To get our latest articles and eBooks every week right to your inbox
Gastro-esophageal reflux disease (GERD) is a common illness affecting up to 10% of infants. It must be clearly differentiated from normal reflux (GER) which is a physiological neuro-muscular immaturity of the coordination of the muscle opening and closing the stomach. This state is very common and stops by itself without treatment by the end of the first year of life.
It is caused by a weakness in the muscular valve at the top of the stomach leading to regurgitation of stomach contents upwards into the esophagus.
GERD is usually noticed before 8 weeks of age and most commonly presents with effortless vomiting of large volumes of milk after feeds. It can also present with feeding difficulties, failure to gain weight and pain. Sometimes if the refluxing liquids enter the trachea it can cause persistent coughs, recurrent ear infections, apnoea, choking and even pneumonia.
GERD frequently presents with pain and crying
GERD is more common in children who were premature, have a hiatus hernia, have had surgery on the stomach, have a family history of GERD or have a neuromuscular disability. In older children obesity can be a contributing factor as can dietary intake of fatty, spicy or acidic foods.
Most children will improve by the time they reach the age of one year as the valve becomes stronger and they spend much more time upright, but it can persist in 10% of sufferers.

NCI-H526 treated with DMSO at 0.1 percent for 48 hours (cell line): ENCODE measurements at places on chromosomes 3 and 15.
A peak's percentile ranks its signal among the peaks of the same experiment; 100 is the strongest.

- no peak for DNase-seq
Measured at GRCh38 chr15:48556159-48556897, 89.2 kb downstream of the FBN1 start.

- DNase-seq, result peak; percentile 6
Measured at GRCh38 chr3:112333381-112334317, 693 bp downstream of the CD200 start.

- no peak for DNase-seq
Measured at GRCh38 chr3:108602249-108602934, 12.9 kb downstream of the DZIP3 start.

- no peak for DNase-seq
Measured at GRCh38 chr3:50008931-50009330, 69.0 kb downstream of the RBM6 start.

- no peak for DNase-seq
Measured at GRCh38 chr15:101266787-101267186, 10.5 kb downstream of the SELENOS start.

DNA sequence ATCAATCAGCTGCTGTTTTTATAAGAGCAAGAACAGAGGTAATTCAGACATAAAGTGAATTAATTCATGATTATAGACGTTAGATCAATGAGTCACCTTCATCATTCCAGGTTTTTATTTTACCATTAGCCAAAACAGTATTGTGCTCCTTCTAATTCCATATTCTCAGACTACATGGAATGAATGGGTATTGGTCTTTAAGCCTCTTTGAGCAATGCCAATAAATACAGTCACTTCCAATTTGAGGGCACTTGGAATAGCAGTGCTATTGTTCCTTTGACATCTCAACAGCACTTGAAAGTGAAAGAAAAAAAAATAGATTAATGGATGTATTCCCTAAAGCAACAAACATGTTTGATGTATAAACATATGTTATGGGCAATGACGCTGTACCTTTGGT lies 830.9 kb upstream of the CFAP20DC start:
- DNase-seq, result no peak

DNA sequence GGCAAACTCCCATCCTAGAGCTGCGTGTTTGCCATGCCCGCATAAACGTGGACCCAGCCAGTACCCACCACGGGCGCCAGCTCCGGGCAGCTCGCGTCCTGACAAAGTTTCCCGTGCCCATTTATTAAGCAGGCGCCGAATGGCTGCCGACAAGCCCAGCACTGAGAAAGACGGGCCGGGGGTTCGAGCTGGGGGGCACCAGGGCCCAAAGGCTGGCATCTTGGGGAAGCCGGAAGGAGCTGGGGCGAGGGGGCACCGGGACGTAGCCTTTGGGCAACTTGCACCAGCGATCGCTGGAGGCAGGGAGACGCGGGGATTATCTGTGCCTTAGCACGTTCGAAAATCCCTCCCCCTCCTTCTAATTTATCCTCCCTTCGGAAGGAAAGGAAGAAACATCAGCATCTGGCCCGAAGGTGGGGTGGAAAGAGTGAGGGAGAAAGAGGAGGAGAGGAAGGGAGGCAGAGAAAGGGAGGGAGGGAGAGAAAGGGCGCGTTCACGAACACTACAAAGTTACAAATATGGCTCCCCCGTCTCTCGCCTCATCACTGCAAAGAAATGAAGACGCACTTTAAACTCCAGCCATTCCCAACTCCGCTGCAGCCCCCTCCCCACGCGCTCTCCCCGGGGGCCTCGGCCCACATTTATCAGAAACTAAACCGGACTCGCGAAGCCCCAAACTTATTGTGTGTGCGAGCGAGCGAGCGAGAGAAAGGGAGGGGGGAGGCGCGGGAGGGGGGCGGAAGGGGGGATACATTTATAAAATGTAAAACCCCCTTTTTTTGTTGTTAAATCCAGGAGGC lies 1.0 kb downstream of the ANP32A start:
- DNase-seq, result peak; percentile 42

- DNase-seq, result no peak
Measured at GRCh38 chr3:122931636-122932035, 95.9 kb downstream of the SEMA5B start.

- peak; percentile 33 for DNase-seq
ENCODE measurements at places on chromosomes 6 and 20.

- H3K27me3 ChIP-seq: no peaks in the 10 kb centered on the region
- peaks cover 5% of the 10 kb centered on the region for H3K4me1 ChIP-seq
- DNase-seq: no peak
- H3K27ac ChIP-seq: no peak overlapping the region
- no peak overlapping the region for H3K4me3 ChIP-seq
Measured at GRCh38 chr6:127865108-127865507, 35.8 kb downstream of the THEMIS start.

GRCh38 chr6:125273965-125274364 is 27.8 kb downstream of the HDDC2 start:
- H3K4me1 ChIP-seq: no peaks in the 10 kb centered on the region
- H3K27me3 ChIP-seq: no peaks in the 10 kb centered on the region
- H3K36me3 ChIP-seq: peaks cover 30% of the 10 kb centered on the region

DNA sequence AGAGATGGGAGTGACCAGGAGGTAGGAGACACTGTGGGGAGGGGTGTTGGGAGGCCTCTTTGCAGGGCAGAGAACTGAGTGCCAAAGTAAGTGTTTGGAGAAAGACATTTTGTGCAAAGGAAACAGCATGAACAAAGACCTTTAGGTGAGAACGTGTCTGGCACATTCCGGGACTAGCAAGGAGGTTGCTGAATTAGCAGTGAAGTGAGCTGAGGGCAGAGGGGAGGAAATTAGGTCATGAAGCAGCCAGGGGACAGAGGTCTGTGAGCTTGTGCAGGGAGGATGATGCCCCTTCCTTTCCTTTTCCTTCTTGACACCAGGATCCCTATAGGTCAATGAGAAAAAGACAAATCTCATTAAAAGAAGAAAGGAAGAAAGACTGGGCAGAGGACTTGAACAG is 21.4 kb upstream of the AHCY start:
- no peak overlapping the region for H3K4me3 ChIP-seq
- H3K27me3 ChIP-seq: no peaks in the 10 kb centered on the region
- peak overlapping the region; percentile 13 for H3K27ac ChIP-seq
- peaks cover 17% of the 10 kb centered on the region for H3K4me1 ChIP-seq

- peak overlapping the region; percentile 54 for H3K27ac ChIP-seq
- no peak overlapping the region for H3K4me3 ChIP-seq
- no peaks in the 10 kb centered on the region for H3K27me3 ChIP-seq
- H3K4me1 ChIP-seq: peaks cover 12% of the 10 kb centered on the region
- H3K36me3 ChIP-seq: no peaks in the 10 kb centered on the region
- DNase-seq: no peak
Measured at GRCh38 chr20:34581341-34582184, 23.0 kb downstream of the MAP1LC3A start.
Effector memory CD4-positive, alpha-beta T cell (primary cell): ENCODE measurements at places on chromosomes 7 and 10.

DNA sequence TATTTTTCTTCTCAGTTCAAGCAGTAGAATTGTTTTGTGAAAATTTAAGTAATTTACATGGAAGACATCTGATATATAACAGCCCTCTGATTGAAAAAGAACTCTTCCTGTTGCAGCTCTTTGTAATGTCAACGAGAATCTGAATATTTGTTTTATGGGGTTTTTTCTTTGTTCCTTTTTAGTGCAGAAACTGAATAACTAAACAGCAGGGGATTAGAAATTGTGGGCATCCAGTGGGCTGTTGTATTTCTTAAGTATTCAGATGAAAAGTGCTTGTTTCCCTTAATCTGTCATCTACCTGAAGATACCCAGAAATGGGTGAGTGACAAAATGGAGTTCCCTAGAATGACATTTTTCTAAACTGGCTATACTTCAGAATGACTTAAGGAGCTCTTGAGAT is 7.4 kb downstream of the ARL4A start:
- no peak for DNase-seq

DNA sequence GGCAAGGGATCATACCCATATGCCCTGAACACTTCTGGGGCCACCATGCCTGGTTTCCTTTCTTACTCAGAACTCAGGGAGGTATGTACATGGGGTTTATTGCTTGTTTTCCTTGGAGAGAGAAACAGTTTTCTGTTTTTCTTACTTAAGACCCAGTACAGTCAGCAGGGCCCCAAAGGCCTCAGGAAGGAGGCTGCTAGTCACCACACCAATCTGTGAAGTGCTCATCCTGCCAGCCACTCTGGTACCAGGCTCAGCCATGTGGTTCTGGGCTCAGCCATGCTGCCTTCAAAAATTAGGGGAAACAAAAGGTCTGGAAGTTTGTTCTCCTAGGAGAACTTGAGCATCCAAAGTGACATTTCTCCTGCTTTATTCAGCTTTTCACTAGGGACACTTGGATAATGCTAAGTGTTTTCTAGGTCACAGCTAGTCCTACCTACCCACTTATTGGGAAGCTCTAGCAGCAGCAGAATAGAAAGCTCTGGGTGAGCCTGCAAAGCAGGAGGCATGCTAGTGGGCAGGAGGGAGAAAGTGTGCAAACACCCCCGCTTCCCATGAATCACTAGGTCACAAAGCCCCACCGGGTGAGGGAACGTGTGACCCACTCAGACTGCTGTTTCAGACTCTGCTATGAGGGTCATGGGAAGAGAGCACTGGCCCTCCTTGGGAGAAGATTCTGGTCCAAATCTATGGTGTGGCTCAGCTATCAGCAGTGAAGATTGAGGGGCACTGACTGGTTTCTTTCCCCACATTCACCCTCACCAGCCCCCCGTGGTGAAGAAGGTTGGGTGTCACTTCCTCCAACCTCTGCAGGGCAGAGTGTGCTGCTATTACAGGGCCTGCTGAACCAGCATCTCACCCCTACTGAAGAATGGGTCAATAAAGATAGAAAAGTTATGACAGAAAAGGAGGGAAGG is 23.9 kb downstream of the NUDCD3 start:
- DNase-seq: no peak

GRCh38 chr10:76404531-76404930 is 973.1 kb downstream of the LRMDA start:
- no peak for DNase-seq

Treatment begins with thickening the feed with either specially designed formulas or cereal additives to make it harder for the stomach contents to regurgitate. You may also be prescribed alginates such as Gaviscon, which form a raft on top of the stomach contents to reduce regurgitation, this can be added to formula or expressed breast milk. If this fails there are medications that block stomach acid production (H2 blockers and proton pump inhibitors) and ultimately surgery.
Feeding tubes are not commonly used in treatment of GERD but your physician may recommend one either if medication is not settling symptoms or if the child is failing to thrive. A history of GERD may also lead to persistent food refusal later on and a requirement for tube feeding as a way of getting adequate nutrition.
A feeding tube may help reduce the symptoms of GERD due to feed being introduced slowly and the stomach not filling as much, however it more commonly produces more reflux. The main aim of tube feeding is to provide enough nutrients for the child to grow.
There are some disadvantages to tube feeding. Naso-gastric tubes can increase the risk of aspiration where stomach contents get into the lungs (although most studies of this are based in critical care rather than active infants) and any form of tube feeding can cause diarrhoea, high blood sugar and high blood phosphate levels. There is also a high risk of delayed return to oral feeding.